London Lantern

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Top London Chefs and Restaurateurs - Alfred Prasad of Tamarind

22/06/2005, By

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Alfred Prasad

Alfred Prasad joined Tamarind as Sous Chef in 2001. His flair, innovation and desire to be prominent on the world’s culinary map progressed Alfred to Executive Chef in August 2002. Tamarind has retained its Michelin Star for five years and is the only Indian restaurant in the UK and Europe to hold this prestigious award. Alfred’s cuisine is renowned for dishes with panache and verve that explore, create yet retain traditional flavours taking Tamarind to even greater heights.

Alfred graduated from the Institute of Hotel Management, Madras in 1993. After completing his advanced chef training at the ‘Maurya Sheraton’ in Delhi he worked at the legendary ‘Bukhara’ and ‘Dum-Pukht’ restaurants in India. In 1996, Alfred moved to the ‘Sheraton Hotel’ in Madras, where he was Executive Chef at ‘‘Dakshin’ – India's premier south Indian restaurant.

Alfred moved to London in June 1999 and worked as Sous Chef at ‘Veeraswamy’ before joining Tamarind. Today, Alfred has gained industry and public recognition for his cuisine - he was named in the Restaurant Magazine’s top twenty ‘Movers and Shakers’ for 2004, as well as one of the ‘Rising Stars’ predicted to make it big in 2004 in Delicious Magazine. Alfred was also added to the 2004 Debrett’s People of Today, the annual publication which showcases great achievers in British society.

“Alfred deserves the widest recognition. A lot of people take Indian food for granted, but this man is always pushing the boundaries, seeking out new spices and combinations.” Gordon Ramsay.

Tamarind specialises in the tastes of modern India, both with its cuisine and its décor. The dining room is modern, yet comfortable, with an overall gold effect and there is never any feeling of being crowded. Tamarind’s menu, a derivative of Moghul cuisine, centres round native tandoor ovens where breads, meats, game, fish and shellfish are cooked in the North West Indian style. Chef Alfred Prasad has strong ideas and beliefs about his cooking.

Says he, “Indian food and culture is a vast yet immediate source of inspiration to my cooking. Its diversity – most still unexplored, contributes to innovative ideas that create a cuisine and an ultimate dining experience”. Not surprising therefore that Tamarind is renowned for its ongoing exploration of the sub-continent. The menu at Tamarind is lengthy enough to ensure that any serious seeker after proper Indian cuisine could spend an awful lot of time reaping the benefits of this enquiring attitude.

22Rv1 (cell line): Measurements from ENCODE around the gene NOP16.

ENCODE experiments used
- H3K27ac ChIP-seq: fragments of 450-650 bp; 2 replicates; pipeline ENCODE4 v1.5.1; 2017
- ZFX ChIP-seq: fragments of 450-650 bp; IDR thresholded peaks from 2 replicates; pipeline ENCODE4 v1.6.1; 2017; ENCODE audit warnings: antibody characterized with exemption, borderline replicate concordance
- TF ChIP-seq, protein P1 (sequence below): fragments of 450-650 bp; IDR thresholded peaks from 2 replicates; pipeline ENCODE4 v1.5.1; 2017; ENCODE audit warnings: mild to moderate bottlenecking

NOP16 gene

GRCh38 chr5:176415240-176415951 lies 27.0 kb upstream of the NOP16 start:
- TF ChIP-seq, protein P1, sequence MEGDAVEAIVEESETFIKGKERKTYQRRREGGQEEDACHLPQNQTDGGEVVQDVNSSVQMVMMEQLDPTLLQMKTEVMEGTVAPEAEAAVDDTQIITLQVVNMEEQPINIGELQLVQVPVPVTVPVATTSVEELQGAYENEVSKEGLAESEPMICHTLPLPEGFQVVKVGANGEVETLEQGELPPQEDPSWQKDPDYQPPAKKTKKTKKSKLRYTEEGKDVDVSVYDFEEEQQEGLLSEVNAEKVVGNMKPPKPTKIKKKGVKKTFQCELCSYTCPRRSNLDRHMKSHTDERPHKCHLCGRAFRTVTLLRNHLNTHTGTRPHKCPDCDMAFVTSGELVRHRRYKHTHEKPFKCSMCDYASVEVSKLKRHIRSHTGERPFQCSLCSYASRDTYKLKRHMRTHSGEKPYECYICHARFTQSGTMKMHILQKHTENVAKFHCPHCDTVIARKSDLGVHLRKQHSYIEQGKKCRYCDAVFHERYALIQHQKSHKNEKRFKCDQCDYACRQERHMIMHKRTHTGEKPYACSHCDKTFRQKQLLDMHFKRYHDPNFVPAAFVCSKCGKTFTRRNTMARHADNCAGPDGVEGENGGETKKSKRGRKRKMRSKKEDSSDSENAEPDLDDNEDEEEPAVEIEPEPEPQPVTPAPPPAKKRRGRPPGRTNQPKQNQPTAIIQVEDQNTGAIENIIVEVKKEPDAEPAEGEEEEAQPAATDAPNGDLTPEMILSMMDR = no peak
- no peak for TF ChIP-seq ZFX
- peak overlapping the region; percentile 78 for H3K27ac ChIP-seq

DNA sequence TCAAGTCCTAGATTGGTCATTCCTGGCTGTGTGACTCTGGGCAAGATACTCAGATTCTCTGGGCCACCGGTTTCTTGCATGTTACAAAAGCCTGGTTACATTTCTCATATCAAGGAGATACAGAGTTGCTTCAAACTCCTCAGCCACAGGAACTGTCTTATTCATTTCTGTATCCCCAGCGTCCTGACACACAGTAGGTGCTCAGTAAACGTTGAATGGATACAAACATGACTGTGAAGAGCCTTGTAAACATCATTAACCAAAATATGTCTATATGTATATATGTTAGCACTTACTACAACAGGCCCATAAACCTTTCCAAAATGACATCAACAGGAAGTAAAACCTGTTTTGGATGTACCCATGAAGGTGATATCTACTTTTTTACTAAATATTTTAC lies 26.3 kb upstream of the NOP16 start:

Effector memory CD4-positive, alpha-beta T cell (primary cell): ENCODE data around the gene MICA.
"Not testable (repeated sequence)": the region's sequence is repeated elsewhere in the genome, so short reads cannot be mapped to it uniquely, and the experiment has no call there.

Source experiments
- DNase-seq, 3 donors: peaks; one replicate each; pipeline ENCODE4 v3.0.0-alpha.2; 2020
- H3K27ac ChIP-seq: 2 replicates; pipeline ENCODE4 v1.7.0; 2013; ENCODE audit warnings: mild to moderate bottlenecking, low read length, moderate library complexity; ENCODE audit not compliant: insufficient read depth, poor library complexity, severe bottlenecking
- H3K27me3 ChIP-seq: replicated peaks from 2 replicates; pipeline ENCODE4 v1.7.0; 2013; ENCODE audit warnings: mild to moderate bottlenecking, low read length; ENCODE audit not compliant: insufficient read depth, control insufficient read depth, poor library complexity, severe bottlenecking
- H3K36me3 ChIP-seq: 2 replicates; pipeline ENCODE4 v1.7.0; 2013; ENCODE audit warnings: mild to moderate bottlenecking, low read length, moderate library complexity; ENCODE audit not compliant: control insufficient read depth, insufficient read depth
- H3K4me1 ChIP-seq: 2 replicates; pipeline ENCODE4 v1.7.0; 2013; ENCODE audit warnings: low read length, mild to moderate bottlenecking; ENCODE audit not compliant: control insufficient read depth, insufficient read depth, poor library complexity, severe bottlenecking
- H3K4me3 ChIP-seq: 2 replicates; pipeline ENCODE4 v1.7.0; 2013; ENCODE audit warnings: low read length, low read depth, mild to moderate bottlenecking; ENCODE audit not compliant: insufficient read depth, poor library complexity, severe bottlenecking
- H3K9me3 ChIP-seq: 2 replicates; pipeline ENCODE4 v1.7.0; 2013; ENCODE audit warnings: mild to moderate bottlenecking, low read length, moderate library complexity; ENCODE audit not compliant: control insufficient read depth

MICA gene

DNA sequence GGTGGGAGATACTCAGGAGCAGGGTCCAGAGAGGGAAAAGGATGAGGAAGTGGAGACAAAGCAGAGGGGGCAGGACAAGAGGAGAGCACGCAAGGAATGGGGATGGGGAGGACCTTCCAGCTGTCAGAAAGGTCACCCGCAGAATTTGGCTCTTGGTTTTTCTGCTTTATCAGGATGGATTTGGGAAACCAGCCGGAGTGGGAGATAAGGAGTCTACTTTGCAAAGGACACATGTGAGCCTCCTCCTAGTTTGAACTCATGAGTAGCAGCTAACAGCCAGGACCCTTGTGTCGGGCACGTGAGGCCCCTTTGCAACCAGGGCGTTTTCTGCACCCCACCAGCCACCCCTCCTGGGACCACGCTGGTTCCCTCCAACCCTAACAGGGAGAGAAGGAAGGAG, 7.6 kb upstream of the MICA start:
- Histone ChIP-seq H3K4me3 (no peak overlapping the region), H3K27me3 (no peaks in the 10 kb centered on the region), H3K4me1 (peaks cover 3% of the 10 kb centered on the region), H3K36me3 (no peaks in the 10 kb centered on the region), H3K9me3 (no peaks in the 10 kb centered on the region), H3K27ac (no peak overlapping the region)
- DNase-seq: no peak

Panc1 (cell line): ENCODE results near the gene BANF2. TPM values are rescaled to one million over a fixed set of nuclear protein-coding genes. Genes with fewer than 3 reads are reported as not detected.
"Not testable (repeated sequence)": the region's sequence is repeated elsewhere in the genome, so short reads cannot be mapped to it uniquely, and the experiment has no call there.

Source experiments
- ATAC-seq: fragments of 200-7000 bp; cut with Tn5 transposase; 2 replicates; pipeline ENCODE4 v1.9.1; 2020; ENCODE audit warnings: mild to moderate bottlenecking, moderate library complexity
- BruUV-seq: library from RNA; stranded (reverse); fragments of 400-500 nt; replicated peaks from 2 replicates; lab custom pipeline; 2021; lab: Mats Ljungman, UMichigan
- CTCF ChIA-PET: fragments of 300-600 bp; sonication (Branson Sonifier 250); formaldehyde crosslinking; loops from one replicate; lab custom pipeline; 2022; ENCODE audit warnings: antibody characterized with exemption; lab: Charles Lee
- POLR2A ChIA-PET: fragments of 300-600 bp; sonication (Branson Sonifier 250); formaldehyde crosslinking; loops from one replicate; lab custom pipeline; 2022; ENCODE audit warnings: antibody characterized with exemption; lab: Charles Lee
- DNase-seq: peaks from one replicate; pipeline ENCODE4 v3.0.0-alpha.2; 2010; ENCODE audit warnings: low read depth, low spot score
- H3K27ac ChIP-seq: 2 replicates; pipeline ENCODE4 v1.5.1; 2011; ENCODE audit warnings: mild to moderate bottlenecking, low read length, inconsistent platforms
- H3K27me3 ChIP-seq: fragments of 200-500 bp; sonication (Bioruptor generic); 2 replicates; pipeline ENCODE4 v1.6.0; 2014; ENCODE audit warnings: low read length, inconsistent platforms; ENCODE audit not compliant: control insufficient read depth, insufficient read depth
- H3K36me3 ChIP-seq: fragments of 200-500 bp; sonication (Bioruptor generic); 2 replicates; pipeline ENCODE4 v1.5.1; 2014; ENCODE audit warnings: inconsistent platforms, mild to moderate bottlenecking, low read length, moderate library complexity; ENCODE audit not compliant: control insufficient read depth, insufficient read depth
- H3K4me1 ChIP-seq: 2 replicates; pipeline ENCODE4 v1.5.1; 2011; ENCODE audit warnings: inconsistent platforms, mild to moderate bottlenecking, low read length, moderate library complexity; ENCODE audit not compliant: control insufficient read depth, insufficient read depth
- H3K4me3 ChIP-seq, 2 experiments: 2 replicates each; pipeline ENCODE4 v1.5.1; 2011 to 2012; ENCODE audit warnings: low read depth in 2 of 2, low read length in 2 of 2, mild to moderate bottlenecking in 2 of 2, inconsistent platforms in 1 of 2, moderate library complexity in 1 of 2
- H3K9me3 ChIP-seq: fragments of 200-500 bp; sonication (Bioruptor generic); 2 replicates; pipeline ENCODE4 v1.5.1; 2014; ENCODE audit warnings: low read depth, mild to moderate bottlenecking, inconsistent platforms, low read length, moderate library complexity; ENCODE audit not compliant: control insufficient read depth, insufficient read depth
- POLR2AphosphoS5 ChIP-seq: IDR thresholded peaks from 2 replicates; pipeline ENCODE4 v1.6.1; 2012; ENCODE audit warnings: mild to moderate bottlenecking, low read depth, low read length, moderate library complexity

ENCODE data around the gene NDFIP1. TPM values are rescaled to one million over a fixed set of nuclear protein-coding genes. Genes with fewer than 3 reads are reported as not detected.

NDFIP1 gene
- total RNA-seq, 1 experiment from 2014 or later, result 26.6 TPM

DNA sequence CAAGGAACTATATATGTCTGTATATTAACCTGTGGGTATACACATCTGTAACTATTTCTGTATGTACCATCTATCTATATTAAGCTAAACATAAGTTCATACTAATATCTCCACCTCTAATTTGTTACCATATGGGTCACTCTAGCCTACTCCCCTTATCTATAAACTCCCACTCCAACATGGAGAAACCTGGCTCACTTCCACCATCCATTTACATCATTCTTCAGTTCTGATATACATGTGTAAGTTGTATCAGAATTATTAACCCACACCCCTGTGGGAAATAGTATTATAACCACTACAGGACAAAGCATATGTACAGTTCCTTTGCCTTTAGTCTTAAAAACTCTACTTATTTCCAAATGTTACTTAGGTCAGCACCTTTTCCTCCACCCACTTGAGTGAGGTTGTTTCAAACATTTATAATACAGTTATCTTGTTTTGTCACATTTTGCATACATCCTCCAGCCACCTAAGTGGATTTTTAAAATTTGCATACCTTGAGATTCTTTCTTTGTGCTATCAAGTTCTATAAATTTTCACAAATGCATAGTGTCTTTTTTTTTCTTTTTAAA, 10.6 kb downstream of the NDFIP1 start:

Starters include the Tamarind salad, with salad leaves, apples guava and kumquats in a mango-ginger and pine nut dressing, samudri chaat grilled scallops, tiger prawns and batter fried tilapia fillet with salad, Karaikudi chicken in a crisp batter of lentils and rice flour, flavoured with ginger and curry leaves, and served with a plum chutney.

Move on to adraki masala champen, tender lamb cutlets flavoured with ginger, peppercorns, achari bhindi, okra tossed with onions, garlic and powdered pickling spices nutmeg and coriander, and dal makhni, lentils cooked slowly, a speciality from the North West frontier.

Desserts have always been a speciality of Indian cooking, perhaps because of the startling contrast between the spices and the intense sweetness, but Tamarind excels. The gajar ka halwa is a form of carrot fudge, but for sheer perfection try the tandoori ananas, grilled pineapple with honey and saffron ice cream.

Unusually for an Indian restaurant they have a Sommelier, a very well versed one at that, with an excellent cellar stock from which to work. The tendency to replace jars of indifferent fizzy lager with decent wine when eating-out-India is one greatly to be encouraged. Staffing is an exemplar of the old adage that service in Indian restaurants is almost invariably polite, friendly and efficient.

The influx of new cuisines, never mind adaptations on old ones, that has overtaken the world and Britain in particular during the last few decades is not necessarily a bad thing provided that it is done with the degree of professionalism and curiosity that is displayed at every turn by Tamarind.

It perhaps goes without saying most of this excellence takes good management and vision, not to mention the money. But then Tamarind is just very special and if the process tends to reflect that, you can rest assured you will be getting value for money.

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